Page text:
As a student midwife, I spent a lot of time holding and rubbing woman’s backs for them, and the first time I heard Jean speak about the rhombus, I realised that this is what I had felt moving.  At the time, I always assumed it was the baby’s head pushing the sacrum backwards. (Now I am wondering if I was unwittingly interfering with the physiology of these women’s labours.) I also recalled women in labour raising their hands just before their baby was born. In one hospital, women would often grab the ‘monkey bars’ which had been provided for the women who had epidurals. I learned to see these bars not just as a negative reflection of the degree to which technology prevailed in hospital birth, but as a potentially important and useful tool in the birth room.

In some birth centres and forward thinking hospitals, you can find gymnasium-type bars on the wall or brightly coloured ropes hanging from strengthened parts of the ceiling. These act as supports for women needing something to hold while their pelvis moves. It is interesting that, in the UK, we tend to be focused on getting women off the bed and onto the floor, with our sales pitches for beanbags, birth balls and padded mats which offer knee protection to the crawling woman and her midwife. While I know of a few exceptions, we do not seem to have become as aware as our European and American colleagues of the need for aerial as well as ground-based equipment in the birth room.

 

Hindering Physiology

Jean cites a number of examples of ways in which the rhombus can be effectively prevented from helping the pelvis to open:

  • If women are on their back with their legs up, then their strong gluteal muscles prevent the rhombus from moving backwards.
  • If a woman has her hands behind her knees and is pulling her legs up towards her tummy, the rhombus is also prevented from moving.
  • If she’s got an epidural in, the nerve supply is interfered with so that the impulse for it to happen is obstructed.

 

So what do women need to know?

“We need to tell women that if they want to have a short second stage of labour and they don’t want to have to spend ages pushing, then they need to make sure that their pelvis will open to make enough space for the baby. And that this is perfectly safe as long as they have something to hold onto and that it will be gone back into place as soon as the baby is born. More importantly, they need to know that they shouldn’t let anyone else move their legs while they are in second stage labour because, while they themselves will feel if they are moving them incorrectly, it is possible for an attendant to put the leg down so that the pelvis goes back in the “wrong place” – this isn’t a very technical way of saying it but at least women understand what you mean.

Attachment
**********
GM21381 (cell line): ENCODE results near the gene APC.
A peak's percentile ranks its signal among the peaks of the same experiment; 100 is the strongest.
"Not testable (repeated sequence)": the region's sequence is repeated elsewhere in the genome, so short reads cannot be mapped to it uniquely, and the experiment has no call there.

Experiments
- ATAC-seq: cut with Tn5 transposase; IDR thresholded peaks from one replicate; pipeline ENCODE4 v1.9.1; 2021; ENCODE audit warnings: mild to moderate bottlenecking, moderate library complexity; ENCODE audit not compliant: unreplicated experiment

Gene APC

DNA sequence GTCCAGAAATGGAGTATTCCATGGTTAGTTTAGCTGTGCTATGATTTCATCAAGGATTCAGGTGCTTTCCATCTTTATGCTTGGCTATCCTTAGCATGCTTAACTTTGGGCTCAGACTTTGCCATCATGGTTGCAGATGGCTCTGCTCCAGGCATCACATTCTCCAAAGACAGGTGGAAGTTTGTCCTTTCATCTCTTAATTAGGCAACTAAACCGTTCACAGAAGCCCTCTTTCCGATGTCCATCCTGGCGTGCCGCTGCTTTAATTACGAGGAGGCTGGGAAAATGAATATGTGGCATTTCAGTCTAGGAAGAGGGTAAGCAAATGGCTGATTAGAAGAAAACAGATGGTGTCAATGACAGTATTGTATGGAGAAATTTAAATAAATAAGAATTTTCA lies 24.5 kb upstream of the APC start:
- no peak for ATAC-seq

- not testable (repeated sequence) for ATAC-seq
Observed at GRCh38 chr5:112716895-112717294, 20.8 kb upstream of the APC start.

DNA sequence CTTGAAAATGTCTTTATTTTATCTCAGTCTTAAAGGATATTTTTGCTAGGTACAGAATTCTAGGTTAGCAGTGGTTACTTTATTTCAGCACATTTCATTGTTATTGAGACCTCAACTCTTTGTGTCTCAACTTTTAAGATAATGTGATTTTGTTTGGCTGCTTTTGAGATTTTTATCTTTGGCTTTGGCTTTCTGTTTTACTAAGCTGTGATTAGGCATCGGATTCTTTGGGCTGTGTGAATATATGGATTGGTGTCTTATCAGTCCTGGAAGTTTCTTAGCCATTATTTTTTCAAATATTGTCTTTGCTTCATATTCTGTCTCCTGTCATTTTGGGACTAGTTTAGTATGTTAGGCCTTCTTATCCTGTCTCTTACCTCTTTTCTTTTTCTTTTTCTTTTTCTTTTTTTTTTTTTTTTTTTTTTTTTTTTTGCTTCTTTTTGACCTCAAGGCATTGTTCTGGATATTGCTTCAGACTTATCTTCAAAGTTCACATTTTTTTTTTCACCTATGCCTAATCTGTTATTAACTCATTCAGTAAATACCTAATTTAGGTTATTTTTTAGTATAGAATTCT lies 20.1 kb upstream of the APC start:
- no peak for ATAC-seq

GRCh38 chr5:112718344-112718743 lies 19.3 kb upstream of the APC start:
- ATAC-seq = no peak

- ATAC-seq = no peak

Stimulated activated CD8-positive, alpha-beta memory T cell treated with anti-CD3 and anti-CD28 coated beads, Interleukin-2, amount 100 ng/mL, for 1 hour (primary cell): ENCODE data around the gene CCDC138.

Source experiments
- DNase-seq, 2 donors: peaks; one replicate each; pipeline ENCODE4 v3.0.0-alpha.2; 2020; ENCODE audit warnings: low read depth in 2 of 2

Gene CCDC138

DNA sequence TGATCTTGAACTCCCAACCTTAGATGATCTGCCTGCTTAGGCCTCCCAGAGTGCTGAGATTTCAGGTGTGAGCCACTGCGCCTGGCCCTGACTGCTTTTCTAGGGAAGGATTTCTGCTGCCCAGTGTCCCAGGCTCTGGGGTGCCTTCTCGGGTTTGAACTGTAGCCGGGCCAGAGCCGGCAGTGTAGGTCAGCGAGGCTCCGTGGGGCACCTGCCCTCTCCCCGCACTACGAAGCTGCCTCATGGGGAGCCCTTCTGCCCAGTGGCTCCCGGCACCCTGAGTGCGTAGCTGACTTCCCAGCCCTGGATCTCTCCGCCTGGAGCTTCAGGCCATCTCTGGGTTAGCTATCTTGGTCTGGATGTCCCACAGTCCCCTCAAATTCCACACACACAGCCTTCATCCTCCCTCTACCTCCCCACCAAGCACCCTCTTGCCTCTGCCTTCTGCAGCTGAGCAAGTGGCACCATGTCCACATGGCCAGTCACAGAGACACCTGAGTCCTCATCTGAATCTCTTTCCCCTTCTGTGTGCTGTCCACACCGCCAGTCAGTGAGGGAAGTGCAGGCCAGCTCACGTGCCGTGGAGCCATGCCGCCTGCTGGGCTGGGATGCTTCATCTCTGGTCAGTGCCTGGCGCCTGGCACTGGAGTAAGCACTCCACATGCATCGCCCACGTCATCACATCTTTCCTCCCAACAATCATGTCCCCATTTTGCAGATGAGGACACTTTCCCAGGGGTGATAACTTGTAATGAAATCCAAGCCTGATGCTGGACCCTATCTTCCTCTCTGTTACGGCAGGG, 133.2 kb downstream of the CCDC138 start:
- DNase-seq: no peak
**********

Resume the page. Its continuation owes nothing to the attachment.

“I think we need to get women to understand that, although epidurals are great for pain relief, they actually get in the way of a spontaneous second stage and vaginal birth. In many cases, the reason they’ve got an epidural is that the baby wasn’t in the best position when it started, and the baby in the less suitable positions needs all the space he can get to turn around in. The OP baby needs the rhombus of Michaelis to move backwards so he has room to turn round so he can come out as an OA baby. The woman should then get out without having her pelvic floor damaged.  Pelvic floor damage is a major worry for women, but if they can be in an upright position with their weight well forwards so that the rhombus is free to move, very little damage is done to their internal anatomy.”

 

Gathering Midwifery Knowledge

So there it is; free, simple, helpful information. While Jean’s articles and books go into slightly more depth, you know almost as much about the rhombus of Michaelis as she does right now.

Which is part of the problem.